Fig. 3
Fig. 3
Reliability of GSs obtained from ICASSO runs. (A) ICASSO results of the group-level states. Clusters are indicated by red convex hulls and white/red lines connect similar estimates. The cyanic circles indicate the reliable GSs, which were used for consequent analyses. (B) Similarity matrix among the states from original and additional 100 ICASSO runs. Each similarity matrix was computed based on 5×101 states obtained from original and additional 100 ICASSO runs. Each block on the diagonal of one similarity matrix reflects the similarity among corresponding states computed from 101 ICASSO runs.
Fig. 4
Fig. 4
The matched GSs of HC, BPP, SAD and SZ groups and their correlation matrix. Each row of the first four rows includes the connectivity matrices of GSs for one group. Contribution of each GS to dynamic connectivity is shown along with the GS matrix. Each matrix in the last row shows the correlation matrix of the matched GSs from four groups. The similarity measure reflects the mean of those correlations. The first column corresponds to the dominant GS.
Fig. 5
Fig. 5
The visualized connectivity patterns of the matched GSs for HC, BPP, SAD and SZ groups. The connectivity patterns are shown using the same sparsity, and the red and blue lines denote positive and negative values in the GS matrix (shown in Fig. 4), respectively.
Fig. 6
Fig. 6
Reliability of GSs obtained from different permutations. (A) Similarity matrix of GSs from 100 permutations for each group. Each block on the diagonal of one similarity matrix reflects the similarity among corresponding states computed from 100 permutations. (B) Projection of the estimated GSs from 100 permutations and original subjects for each group. Corresponding GSs from different permutations are shown using dots with the same color. Each GS calculated from the original subjects is shown by a “+”. (C) Mean state of the corresponding GSs from 100 permutations for each group. The correlation between each mean GS and its associated GS from the original subjects is shown in the title of each subfigure. State i (i=15) corresponds to GS i (i=15) in Fig. 4.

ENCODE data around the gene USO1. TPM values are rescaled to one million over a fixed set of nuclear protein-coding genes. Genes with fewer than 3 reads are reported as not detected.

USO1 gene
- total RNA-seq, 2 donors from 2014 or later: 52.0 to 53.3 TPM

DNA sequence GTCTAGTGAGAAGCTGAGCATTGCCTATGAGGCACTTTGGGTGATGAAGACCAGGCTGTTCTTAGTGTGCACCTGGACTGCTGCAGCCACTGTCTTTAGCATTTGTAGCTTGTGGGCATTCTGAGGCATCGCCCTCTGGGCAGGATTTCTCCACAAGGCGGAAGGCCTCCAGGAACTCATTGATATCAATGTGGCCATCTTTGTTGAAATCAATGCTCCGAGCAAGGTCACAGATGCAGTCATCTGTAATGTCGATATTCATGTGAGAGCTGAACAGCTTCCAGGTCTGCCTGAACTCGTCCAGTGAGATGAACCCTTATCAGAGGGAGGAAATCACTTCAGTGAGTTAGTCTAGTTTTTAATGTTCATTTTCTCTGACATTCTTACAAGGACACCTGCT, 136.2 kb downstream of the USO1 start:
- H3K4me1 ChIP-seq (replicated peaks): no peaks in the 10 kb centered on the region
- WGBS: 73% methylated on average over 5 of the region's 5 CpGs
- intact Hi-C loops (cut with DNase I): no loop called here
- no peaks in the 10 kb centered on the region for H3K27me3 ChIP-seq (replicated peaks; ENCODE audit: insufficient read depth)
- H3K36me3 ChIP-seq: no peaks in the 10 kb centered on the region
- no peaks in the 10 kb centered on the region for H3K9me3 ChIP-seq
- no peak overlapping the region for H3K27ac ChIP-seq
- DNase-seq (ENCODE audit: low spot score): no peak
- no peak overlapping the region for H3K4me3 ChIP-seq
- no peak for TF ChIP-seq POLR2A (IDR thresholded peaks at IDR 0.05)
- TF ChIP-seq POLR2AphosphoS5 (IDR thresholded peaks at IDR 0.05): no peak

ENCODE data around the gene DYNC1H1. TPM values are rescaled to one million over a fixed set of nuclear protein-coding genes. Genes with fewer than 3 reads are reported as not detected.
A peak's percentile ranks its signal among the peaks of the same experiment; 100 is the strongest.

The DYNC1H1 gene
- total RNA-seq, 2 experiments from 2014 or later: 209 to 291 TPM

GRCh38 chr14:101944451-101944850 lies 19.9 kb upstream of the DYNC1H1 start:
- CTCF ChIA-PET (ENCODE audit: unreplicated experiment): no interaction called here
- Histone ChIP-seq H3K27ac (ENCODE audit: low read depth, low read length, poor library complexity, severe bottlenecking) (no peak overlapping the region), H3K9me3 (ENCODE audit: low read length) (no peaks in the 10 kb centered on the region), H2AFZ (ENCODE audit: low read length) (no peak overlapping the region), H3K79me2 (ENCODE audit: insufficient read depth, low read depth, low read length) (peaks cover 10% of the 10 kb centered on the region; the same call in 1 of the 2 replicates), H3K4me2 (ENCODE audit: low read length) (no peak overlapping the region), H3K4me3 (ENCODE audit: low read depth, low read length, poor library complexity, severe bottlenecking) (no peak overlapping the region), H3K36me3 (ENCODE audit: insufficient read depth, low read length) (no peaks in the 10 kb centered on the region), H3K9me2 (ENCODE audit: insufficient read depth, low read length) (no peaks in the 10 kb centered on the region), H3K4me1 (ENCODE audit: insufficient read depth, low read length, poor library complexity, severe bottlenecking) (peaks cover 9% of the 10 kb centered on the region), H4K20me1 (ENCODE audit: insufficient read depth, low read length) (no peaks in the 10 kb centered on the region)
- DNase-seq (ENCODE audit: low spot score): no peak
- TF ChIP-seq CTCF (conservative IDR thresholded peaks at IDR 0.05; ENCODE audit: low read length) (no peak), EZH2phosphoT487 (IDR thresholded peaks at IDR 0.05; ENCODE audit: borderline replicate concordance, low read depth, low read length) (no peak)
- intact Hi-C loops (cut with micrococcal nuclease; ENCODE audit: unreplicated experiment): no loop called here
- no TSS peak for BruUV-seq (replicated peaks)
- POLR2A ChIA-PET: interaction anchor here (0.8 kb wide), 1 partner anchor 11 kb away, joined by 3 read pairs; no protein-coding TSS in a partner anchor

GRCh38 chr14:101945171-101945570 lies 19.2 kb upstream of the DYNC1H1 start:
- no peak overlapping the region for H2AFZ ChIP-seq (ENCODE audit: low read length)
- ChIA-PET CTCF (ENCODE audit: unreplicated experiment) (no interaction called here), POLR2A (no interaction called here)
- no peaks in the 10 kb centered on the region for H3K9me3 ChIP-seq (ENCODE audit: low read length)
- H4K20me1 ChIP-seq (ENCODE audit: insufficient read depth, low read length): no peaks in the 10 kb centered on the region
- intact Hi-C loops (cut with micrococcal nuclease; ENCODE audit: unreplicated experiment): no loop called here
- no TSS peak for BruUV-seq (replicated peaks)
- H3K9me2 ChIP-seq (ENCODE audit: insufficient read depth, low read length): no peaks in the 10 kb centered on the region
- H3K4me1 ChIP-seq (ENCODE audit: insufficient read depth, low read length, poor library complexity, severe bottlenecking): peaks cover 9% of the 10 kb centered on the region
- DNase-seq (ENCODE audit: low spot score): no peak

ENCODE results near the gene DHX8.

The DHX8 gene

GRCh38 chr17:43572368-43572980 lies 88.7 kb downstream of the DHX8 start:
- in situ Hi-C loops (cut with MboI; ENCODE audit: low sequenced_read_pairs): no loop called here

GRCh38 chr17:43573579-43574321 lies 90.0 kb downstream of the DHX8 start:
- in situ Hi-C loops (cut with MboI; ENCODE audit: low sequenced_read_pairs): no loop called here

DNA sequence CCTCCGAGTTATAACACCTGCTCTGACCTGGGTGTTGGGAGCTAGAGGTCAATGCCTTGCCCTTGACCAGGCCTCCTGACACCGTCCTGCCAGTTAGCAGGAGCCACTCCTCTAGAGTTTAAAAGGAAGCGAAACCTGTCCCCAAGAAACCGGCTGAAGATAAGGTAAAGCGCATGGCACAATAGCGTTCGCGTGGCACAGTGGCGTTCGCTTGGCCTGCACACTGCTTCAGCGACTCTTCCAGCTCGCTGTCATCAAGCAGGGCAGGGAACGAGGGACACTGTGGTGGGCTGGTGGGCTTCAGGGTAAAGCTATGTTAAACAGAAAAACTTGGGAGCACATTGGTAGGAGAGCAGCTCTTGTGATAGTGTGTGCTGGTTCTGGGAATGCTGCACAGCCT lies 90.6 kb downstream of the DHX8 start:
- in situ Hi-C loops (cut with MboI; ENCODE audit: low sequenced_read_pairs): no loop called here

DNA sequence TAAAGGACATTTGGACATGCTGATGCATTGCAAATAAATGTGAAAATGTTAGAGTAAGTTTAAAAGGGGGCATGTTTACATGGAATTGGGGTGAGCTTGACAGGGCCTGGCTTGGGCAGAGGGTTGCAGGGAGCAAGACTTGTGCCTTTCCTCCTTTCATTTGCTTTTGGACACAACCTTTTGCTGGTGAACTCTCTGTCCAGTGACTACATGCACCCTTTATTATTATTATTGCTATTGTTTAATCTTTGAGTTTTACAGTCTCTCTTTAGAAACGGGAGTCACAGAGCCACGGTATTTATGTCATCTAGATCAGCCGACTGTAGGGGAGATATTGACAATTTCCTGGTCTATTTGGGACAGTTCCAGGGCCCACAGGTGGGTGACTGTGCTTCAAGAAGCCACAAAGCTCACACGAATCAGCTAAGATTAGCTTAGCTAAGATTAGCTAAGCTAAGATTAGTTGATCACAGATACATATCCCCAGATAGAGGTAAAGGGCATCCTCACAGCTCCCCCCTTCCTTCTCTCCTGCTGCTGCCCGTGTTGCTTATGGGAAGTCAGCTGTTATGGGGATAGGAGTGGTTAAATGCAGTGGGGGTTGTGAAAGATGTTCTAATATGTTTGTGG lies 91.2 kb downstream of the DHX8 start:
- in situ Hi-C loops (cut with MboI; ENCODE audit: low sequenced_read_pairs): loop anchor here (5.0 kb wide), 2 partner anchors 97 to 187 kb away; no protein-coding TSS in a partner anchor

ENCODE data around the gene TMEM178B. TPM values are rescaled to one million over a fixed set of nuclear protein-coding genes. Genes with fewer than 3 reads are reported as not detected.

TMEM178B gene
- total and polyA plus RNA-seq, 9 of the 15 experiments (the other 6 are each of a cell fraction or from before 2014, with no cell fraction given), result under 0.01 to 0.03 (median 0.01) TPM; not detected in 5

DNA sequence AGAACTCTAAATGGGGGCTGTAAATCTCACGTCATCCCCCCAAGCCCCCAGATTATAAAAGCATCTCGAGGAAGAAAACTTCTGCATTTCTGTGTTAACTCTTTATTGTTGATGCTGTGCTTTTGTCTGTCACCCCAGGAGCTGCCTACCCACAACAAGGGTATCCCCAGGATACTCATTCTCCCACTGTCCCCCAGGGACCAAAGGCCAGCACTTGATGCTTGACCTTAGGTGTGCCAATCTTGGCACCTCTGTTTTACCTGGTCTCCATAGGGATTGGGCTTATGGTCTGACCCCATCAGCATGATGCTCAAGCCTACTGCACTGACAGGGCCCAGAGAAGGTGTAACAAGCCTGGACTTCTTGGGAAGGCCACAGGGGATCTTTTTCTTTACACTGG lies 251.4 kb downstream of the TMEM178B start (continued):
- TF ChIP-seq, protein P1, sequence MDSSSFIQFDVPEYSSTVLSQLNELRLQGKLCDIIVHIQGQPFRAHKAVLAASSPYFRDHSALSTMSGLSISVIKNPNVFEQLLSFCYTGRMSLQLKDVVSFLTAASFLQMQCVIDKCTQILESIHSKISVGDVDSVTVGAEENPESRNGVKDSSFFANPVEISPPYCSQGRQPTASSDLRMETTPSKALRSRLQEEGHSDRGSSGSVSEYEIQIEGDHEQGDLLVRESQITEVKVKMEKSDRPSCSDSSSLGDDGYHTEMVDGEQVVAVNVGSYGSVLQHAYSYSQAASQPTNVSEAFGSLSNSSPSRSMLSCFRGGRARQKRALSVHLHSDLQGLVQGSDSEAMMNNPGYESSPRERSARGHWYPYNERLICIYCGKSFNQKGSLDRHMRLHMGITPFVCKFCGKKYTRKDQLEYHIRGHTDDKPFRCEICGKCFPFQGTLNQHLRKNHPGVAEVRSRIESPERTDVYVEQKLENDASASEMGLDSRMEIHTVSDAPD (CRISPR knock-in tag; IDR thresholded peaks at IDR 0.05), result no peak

Fig. 7
Fig. 7
(A) Values of SFs in the concatenated windows of all subjects for each state. (B) The percentage of the positively and negatively active windows of each state. The percentages from different subjects in the same group are shown using a boxplot. For each boxplot, the central line is the median; the square is the mean; and the edges of the box are the 25th and 75th percentiles. The whiskers extend to 1 inter-quartile range, and the outliers are displayed with a “*” sign. Any pair of groups with significant group difference tested by two-sample t-tests (p < 0.05 with Bonferroni correction) is denoted by a line. For State 4 of SZ and State 5 of SAD, we don’t display their comparison results with the associated states from other groups, due to that they showed unique connectivity patterns. State i (i=15) corresponds to GS i (i=15) in Fig. 4.
Fig. 8
Fig. 8
(A) Statistical values log10(p), which were identified by performing ANCOVA on each FC’s strengths in the dominant SSs of the four groups. (B) Partial eta squared (reflecting effect size) of each FC in the dominant SS, tested by ANCOVA. (C) The visualization of the 166 discriminative FCs (p < 0.01 with Bonferroni correction). (D) 22 FCs which showed decreasing trends in the dominant SS from HC to BPP to SAD to SZ, measured by the mean connectivity strength. (E) 34 FCs which had increasing trends in the dominant SS from HC to BPP to SAD to SZ, measured by the mean connectivity strength. (F) 14 FCs which showed significant difference in HC vs. SAD, HC vs. SZ, BPP vs. SAD, and BPP vs. SZ, tested by two-sample t-tests (p < 0.01 with Bonferroni correction). In (C)-(F), the thickness of each line reflects the associated F-value in ANCOVA.